Today we had to say goodbye to my beloved mother, Sue Camphouse. We weren’t surprised by her passing as she has struggled with her health for a couple of years now; and was recently diagnosed with stage 4 cancer, and just this week took a turn for the worst. But it’s still hard to know we’ve said our last “goodbye” and “I love you” (at least during our earthly life). As I’ve thought about my weekly e-spire, I’ve wondered whether or not to share about her. It felt crazy not to mention her death and yet a bit selfish at the same time.
Finally I decided I needed to share, not only because it’s the most pressing thing on my heart today, but also because I need to live what I believe. I believe that we are called to community as we follow Christ, and that means more than showing up and putting our best foot forward. It also means being honest and real with one another. It means letting people through the door when the house is a wreck or we have yet to shower. It means receiving a hug when we know it will only elicit tears (and maybe a snotty, sniffling nose). It means confessing our fears and our doubts. It means daring to trust even when we’ve been hurt before. It means accepting grace when grace is offered. It means all of that and much, much more.
So, today, I share, with tears streaming down my face, that heaven received a wonderful woman. I wish you could have known my mother. But since you won’t have that chance, I will share just a little about her. She was amazing. I couldn’t dream of capturing her in a few short sentences, but I will say, she was one of the most kind-hearted, generous, thoughtful, caring people I have ever known. She was always thinking of others. She wanted them to be happy, safe, provided for, and to know they were important and loved. She had a heart for the marginalized. She dedicated her life to special education and serving students with physical and mental challenges; in doing so, she also taught others to be kinder, more understanding, and more caring toward those same students.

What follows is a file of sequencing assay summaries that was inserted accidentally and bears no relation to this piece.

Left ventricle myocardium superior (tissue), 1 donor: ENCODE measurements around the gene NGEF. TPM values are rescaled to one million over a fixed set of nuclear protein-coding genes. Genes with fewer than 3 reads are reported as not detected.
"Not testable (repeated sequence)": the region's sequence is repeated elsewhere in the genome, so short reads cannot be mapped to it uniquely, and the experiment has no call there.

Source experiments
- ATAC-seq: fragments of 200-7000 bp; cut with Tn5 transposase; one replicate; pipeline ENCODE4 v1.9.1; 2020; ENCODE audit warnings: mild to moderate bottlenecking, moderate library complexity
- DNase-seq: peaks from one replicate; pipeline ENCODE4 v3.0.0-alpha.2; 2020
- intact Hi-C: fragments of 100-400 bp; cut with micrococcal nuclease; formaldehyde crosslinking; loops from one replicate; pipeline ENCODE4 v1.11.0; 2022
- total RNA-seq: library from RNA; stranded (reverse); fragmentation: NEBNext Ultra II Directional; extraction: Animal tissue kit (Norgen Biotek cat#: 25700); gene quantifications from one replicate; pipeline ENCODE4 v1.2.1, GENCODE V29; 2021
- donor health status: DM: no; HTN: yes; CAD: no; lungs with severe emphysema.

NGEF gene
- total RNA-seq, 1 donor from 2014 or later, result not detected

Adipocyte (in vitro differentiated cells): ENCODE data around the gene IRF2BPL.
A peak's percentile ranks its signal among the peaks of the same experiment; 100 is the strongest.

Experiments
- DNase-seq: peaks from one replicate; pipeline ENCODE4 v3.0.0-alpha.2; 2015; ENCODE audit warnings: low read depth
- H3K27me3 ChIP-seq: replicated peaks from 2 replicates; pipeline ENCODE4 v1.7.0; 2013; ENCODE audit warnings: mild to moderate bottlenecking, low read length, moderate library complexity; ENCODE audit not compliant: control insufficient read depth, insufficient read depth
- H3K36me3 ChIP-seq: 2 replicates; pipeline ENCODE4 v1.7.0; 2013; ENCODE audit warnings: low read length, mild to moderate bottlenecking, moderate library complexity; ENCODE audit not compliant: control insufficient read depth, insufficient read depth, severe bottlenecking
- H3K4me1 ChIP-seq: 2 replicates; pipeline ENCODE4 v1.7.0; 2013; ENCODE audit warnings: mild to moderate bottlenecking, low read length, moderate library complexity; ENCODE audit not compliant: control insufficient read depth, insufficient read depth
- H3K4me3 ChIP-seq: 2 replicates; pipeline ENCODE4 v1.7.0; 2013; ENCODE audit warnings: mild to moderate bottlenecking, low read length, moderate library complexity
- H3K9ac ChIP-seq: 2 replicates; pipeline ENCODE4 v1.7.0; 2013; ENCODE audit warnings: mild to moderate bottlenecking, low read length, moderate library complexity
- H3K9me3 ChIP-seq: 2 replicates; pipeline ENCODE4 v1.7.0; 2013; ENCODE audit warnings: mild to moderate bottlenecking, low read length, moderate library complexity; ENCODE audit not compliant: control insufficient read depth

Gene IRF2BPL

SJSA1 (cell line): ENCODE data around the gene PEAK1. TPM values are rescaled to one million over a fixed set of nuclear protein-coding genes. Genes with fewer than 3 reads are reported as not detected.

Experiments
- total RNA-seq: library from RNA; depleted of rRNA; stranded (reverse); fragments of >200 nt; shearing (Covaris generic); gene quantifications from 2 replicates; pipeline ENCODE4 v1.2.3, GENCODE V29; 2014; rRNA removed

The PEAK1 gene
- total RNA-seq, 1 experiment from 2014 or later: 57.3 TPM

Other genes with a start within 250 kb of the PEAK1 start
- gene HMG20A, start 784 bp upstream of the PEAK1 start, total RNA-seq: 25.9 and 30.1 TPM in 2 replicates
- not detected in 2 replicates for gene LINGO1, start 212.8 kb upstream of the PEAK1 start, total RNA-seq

She was outgoing and gregarious. She never met a stranger. She loved people—young and old, regardless of any of those things that get in the way of our relationships. She was creative, talented, and incredibly faithful. She taught me to pray publicly and over the phone. She modeled Christian disciplines, leadership in the church, and above all else, loving like Christ. She was incredible and played a huge part in shaping me into who I am today. For that I am eternally grateful.
Her service will be in my hometown in a few weeks. In the meantime, we will be here, supporting my father from a distance and working through our own grief. Please know we are grateful for your prayers. And know, even when my heart hurts, I am still here to be your pastor. I look forward to sharing the Word on Sunday mornings, to visiting with you and getting to know you, praying with and for you, and preparing for the beautiful ministry to which God has called us. I am here for you and am grateful for that privilege.
*While this isn't the most recent photo of her, it does capture her well: joyful, smiling, playful, and full of life.